To combat this issue, educators and entrepreneurs are working together to create data-driven learning environments that can assess each student after every activity and compare the student’s current performance to their past performance. This technology offers the prospect of individual learning without placing new burdens on teachers. If the student demonstrates that they have mastered the concept at hand, that student can be pressed onward to tackle the next concept in the subject they are learning. If they have not yet mastered the concept, they can be provided with another activity that goes over the material again in a different way, and allowed to move on only after have proven comprehension. If, after repeated attempts, they cannot seem to make progress, a teacher can intervene to help the student over the hurdle. By using data-driven assessment in the classroom, instructors can accommodate the needs of each individual student with the assistance of technology.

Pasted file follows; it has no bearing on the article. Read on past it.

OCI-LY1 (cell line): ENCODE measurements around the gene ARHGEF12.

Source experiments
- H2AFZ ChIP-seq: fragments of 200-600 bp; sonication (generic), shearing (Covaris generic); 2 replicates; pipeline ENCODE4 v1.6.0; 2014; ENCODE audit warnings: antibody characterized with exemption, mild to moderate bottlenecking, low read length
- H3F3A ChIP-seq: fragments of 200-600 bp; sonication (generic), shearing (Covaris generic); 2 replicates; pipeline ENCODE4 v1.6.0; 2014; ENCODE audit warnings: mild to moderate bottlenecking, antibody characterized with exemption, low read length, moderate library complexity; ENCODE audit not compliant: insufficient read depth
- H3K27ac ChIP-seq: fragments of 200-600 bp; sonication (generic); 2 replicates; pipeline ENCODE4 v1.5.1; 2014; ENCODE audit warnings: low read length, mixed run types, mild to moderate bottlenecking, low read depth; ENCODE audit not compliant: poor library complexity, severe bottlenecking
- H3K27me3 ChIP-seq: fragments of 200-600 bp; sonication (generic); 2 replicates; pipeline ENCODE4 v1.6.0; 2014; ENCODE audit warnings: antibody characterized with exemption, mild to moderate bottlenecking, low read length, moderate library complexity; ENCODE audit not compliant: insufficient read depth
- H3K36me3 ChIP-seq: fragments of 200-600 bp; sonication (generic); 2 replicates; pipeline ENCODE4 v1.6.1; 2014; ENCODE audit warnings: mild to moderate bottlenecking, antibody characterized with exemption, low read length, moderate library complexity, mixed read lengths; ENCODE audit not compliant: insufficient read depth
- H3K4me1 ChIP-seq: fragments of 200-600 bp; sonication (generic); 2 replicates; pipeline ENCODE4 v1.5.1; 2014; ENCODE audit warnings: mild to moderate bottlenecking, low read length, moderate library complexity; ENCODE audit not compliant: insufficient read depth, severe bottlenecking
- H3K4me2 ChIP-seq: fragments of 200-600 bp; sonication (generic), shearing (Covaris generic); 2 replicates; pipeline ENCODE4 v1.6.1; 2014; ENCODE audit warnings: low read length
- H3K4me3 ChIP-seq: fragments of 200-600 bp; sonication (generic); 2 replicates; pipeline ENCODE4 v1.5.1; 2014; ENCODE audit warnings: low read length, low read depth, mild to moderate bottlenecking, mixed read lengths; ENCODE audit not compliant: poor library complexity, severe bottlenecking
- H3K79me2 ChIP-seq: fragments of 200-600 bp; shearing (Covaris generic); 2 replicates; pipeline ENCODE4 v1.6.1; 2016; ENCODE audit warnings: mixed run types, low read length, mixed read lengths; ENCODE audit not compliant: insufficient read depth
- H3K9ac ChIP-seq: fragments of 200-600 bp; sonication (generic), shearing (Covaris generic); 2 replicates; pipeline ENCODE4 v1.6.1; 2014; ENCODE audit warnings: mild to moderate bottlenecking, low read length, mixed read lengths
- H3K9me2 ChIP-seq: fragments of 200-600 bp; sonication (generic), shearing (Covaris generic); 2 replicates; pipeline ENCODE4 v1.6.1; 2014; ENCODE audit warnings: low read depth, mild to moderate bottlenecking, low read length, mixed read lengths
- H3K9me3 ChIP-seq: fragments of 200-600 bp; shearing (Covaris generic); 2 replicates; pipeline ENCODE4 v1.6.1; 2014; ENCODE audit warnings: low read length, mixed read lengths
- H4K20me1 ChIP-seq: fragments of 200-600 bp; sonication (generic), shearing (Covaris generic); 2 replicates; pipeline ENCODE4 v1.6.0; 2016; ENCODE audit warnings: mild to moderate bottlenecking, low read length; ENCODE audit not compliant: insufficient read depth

In data-driven education, each teacher, administrator, and parent would have a dashboard of data for each student that provides an accurate view of the student’s knowledge at that moment in time. More importantly, it will also show the gaps in that student’s knowledge and compare them to their class and the national average. This system will also generate reams of data on which learning techniques are most effective for what kind of students with which types of learning style.

Ultimately, a data-driven educational system would emphasize competency rather than time spent in a classroom. A student would waste less time on concepts that they have clearly mastered, and spend more time working on concepts that are within or slightly beyond their current capabilities. Students who fail to achieve competency in an area will have an accurate assessment, which instructors can use to resolve the issue.